4. Experimental use

The utility of the Keck-PAD has been demonstrated by using it to monitor and record changes in the diffraction pattern of polycrystalline magnesium alloys subjected to high-speed dynamic loading in a Kolsky-bar experiment at CHESS beamline G3 (Lambert et al., 2014[Lambert, P. K., Hustedt, C. J., Vecchio, K. S., Huskins, E. L., Casem, D. T., Gruner, S. M., Tate, M. W., Philipp, H. T., Woll, A. R., Purohit, P., Weiss, J. T., Kannan, V., Ramesh, K. T., Kenesei, P., Okasinski, J. S., Almer, J., Zhao, M., Ananiadis, A. G. & Hufnagel, T. C. (2014). Rev. Sci. Instrum. 85, 093901.]). This type of experiment has numerous applications in material science because it allows for the direct observation of intermediate states that are otherwise difficult to observe directly.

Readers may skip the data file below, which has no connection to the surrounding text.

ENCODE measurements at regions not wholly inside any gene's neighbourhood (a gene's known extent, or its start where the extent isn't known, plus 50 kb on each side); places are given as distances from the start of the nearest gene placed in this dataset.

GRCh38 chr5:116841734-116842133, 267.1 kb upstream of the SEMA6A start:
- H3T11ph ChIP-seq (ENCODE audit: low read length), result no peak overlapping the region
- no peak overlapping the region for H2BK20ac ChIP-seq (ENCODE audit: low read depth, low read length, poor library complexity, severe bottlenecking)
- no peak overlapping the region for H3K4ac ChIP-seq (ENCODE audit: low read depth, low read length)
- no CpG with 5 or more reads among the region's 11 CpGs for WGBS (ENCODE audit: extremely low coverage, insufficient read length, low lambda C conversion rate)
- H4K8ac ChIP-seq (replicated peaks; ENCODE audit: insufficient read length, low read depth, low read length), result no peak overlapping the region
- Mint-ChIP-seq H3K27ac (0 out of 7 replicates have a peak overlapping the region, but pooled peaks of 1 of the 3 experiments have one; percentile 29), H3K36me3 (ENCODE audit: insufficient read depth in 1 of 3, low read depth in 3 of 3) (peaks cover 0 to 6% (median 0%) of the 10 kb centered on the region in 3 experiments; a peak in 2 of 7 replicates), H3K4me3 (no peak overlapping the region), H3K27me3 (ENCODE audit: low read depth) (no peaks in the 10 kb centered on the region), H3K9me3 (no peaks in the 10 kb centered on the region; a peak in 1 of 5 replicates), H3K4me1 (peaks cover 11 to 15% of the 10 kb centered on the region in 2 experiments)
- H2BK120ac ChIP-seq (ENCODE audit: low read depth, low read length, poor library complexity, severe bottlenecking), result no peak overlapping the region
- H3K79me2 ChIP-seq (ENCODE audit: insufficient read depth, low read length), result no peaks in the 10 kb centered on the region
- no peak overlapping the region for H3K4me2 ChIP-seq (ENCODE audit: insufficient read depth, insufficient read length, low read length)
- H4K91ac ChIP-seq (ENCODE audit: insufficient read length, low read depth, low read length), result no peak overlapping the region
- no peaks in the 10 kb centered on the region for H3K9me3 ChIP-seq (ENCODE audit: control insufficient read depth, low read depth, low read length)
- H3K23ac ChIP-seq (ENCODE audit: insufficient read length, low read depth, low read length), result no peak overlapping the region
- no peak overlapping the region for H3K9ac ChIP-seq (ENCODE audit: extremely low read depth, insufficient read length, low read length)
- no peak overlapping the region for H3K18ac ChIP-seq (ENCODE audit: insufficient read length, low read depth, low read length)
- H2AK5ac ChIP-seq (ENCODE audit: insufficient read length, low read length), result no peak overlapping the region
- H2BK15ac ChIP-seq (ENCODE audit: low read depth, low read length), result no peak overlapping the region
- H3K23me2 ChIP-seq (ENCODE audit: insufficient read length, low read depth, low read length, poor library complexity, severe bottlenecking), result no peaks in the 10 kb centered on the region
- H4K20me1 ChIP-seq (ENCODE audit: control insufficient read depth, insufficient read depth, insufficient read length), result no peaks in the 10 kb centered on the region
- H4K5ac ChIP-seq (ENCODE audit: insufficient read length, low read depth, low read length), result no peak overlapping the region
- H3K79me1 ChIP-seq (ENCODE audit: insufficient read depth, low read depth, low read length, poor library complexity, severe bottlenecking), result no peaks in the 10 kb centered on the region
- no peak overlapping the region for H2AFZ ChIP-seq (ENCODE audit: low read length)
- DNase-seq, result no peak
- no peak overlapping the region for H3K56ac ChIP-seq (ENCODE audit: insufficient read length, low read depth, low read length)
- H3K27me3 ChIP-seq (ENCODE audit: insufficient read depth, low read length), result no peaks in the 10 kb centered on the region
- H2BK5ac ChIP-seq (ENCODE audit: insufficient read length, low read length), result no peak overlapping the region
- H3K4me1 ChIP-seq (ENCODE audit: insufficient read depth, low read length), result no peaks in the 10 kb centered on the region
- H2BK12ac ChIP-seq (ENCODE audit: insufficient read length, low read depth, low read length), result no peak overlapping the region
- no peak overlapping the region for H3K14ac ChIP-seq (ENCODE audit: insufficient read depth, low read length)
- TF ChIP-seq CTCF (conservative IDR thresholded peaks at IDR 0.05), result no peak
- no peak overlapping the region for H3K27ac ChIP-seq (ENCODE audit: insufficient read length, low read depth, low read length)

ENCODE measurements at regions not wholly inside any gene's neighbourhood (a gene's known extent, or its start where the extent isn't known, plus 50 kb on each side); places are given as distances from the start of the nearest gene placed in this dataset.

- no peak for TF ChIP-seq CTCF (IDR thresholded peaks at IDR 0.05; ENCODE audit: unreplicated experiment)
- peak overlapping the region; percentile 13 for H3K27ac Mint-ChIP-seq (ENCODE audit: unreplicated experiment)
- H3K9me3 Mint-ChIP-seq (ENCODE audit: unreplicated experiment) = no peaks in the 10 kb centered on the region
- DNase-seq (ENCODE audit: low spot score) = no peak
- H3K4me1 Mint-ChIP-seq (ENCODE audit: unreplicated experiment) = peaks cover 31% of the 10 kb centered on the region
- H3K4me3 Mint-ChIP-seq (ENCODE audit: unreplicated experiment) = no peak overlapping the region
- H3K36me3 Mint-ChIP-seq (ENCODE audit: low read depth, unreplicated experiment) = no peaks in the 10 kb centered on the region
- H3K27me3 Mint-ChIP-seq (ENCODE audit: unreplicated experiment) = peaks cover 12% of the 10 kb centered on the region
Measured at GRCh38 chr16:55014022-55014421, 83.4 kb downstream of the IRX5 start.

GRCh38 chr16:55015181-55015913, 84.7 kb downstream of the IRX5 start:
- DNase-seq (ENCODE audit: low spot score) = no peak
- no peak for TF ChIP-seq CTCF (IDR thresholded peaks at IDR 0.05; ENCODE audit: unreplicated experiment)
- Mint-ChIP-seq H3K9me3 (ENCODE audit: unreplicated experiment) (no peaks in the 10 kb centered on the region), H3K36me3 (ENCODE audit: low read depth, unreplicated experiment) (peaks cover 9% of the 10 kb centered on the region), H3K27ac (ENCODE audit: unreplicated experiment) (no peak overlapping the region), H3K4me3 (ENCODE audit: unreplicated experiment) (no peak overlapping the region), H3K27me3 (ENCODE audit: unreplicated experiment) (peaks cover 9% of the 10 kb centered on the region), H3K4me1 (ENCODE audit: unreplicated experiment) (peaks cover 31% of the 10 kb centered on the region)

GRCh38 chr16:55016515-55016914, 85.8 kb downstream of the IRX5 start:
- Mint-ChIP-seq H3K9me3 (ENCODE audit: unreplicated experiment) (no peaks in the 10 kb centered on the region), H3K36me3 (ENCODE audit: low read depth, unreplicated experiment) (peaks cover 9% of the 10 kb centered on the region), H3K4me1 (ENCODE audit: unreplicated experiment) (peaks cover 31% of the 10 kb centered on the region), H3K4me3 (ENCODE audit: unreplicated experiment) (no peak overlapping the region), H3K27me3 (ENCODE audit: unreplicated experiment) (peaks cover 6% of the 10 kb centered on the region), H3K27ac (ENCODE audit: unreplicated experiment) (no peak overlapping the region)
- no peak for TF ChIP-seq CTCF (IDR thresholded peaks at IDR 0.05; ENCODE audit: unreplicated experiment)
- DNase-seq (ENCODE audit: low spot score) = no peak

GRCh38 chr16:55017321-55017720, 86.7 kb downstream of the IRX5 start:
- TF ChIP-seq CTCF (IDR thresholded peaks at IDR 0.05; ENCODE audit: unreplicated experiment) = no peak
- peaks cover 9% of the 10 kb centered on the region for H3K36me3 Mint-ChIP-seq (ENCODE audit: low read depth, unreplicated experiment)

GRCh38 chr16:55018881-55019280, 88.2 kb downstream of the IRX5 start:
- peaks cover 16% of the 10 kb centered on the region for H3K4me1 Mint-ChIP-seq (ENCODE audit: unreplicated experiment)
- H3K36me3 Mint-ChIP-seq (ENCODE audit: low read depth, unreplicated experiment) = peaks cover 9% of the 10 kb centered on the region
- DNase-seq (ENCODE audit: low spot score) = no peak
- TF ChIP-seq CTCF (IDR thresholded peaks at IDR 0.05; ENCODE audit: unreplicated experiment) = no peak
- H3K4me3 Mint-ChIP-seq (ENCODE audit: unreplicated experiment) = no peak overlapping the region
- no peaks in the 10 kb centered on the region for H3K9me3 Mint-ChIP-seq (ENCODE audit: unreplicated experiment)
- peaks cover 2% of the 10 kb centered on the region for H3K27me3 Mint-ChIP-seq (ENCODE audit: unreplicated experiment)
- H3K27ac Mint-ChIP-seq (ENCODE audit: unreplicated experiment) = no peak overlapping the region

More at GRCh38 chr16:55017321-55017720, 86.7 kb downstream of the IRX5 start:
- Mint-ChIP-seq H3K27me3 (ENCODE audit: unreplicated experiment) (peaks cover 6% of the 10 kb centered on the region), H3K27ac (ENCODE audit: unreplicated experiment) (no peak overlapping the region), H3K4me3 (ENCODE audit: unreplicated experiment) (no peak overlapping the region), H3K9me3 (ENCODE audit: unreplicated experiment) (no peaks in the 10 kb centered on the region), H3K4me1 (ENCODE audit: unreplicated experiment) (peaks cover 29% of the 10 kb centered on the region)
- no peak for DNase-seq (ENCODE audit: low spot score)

In this experiment, a gas gun was used to fire a projectile onto the end of a long aluminum bar. The resulting strain wave propagated down the bar at the speed of sound in steel and compressed a metal sample. The gas gun was fired asynchronously with CESR and provided a good test of the detector triggering systems. The detector was triggered with strain gauges in the transmitter bar and began integration phased to the synchrotron bunch structure.